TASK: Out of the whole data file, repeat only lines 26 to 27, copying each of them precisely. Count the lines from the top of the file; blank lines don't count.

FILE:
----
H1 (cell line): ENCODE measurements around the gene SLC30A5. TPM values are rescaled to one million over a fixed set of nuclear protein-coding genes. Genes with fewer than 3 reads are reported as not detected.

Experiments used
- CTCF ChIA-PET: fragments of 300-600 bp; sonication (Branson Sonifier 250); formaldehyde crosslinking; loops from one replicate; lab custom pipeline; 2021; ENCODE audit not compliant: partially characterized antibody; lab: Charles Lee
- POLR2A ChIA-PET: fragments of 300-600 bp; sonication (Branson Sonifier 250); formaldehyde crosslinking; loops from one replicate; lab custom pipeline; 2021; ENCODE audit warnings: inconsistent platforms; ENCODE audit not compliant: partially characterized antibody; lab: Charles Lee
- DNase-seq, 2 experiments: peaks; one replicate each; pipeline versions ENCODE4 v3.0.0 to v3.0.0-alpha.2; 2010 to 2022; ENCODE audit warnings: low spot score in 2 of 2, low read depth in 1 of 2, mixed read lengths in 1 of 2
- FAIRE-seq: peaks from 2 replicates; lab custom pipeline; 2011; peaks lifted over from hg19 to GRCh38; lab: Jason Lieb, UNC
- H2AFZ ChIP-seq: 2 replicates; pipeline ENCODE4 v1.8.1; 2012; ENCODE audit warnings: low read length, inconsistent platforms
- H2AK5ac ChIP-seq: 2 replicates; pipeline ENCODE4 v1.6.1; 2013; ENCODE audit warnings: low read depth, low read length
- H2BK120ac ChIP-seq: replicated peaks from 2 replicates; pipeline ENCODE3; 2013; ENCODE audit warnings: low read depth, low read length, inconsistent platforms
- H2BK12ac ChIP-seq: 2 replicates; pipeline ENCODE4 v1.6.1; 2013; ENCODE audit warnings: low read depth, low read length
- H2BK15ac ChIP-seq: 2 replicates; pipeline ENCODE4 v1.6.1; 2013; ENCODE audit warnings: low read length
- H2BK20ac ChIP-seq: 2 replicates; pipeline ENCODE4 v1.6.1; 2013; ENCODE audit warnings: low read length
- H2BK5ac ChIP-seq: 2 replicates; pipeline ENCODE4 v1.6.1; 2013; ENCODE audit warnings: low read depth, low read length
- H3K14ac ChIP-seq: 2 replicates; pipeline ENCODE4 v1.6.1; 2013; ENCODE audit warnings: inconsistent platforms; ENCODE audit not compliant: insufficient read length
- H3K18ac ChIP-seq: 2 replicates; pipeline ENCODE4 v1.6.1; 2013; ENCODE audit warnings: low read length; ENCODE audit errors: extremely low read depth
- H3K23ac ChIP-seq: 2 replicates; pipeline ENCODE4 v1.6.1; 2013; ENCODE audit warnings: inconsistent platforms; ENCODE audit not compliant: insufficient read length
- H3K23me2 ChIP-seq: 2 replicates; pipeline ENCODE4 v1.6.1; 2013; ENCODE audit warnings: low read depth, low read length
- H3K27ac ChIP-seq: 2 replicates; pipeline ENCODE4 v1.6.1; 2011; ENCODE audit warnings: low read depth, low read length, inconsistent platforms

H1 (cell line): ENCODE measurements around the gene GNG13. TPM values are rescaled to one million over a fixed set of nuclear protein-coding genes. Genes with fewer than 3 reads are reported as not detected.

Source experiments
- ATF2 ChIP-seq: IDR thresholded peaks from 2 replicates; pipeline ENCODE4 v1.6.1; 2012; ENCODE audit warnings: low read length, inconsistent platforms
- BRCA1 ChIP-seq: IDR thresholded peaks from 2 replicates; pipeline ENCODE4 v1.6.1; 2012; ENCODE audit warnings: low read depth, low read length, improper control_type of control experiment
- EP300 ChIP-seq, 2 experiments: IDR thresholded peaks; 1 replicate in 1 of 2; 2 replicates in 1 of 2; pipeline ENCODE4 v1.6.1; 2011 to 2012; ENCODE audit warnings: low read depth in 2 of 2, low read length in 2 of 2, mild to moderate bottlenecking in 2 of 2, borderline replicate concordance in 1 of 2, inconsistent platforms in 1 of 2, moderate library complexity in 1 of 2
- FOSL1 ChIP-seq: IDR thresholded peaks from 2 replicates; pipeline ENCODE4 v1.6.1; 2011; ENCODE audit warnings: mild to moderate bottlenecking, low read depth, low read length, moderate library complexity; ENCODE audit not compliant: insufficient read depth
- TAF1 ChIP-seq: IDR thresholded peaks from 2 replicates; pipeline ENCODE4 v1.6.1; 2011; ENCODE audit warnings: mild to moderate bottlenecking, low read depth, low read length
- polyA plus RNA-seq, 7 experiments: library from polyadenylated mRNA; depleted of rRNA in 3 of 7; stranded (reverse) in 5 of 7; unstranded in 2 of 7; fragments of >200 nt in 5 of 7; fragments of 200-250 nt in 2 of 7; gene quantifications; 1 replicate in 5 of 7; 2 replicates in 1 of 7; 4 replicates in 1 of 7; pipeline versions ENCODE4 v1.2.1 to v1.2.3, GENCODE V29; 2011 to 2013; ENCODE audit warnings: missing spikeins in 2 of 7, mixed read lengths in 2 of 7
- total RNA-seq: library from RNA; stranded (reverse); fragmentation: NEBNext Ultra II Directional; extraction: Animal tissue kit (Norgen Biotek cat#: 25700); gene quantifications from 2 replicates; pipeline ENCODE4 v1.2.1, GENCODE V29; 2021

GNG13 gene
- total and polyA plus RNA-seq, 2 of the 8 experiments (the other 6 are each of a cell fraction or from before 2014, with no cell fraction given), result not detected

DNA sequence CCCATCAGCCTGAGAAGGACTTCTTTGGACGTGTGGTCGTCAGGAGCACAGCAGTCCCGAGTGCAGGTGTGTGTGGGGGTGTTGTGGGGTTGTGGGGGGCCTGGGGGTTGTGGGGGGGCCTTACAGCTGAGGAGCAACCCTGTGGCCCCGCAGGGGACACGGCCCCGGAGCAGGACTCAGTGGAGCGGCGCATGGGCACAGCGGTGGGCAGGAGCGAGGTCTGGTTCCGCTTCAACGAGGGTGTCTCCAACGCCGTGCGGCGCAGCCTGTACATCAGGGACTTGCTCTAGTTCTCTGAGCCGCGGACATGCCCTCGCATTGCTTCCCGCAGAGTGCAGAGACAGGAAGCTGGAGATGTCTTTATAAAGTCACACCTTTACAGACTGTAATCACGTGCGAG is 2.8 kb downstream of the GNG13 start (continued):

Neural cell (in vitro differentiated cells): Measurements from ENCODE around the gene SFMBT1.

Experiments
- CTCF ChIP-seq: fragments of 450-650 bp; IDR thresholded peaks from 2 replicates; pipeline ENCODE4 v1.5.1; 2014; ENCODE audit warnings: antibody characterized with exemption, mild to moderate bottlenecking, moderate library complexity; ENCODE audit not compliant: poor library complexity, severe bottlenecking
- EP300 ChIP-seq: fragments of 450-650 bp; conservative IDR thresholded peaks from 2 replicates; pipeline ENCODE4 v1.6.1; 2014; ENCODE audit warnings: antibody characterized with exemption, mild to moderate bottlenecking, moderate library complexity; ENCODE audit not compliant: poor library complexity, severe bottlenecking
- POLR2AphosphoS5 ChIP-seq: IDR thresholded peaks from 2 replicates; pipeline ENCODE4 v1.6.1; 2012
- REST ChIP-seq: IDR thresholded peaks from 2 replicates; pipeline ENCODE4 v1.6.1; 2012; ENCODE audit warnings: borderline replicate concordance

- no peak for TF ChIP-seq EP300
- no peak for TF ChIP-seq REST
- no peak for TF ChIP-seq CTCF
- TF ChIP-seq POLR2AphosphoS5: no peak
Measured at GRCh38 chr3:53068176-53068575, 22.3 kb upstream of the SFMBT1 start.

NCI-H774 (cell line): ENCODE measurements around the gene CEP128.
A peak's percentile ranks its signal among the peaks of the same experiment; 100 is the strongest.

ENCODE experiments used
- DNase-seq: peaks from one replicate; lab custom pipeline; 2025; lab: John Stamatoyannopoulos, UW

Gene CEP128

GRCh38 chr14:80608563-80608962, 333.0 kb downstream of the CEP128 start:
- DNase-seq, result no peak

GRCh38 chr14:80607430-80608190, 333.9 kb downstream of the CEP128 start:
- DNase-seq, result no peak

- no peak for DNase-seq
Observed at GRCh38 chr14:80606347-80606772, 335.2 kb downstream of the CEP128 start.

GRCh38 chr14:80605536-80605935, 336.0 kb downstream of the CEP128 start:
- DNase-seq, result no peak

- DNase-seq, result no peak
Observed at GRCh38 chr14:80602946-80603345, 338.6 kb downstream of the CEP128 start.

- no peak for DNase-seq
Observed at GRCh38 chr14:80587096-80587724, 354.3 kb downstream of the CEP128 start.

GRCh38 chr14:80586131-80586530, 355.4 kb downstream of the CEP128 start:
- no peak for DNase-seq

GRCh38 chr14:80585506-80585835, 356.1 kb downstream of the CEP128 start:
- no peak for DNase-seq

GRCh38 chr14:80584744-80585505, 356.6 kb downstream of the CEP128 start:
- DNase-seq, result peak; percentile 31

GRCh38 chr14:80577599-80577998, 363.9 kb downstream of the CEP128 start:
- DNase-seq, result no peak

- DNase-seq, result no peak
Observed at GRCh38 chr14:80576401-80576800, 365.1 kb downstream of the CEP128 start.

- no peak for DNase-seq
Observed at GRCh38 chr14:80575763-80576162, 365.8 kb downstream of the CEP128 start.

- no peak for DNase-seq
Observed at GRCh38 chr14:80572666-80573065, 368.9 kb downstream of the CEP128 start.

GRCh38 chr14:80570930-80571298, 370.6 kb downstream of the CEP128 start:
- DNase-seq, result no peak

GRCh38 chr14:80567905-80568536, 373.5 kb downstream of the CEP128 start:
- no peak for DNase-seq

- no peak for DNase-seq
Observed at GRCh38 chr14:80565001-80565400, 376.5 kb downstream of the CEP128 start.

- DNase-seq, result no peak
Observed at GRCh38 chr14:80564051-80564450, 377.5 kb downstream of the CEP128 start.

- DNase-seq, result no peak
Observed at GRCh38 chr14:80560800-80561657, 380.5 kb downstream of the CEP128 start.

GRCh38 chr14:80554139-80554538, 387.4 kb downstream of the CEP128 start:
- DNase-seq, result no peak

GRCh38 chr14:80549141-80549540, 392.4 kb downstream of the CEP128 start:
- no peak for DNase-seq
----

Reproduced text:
- polyA plus RNA-seq, 7 experiments: library from polyadenylated mRNA; depleted of rRNA in 3 of 7; stranded (reverse) in 5 of 7; unstranded in 2 of 7; fragments of >200 nt in 5 of 7; fragments of 200-250 nt in 2 of 7; gene quantifications; 1 replicate in 5 of 7; 2 replicates in 1 of 7; 4 replicates in 1 of 7; pipeline versions ENCODE4 v1.2.1 to v1.2.3, GENCODE V29; 2011 to 2013; ENCODE audit warnings: missing spikeins in 2 of 7, mixed read lengths in 2 of 7
- total RNA-seq: library from RNA; stranded (reverse); fragmentation: NEBNext Ultra II Directional; extraction: Animal tissue kit (Norgen Biotek cat#: 25700); gene quantifications from 2 replicates; pipeline ENCODE4 v1.2.1, GENCODE V29; 2021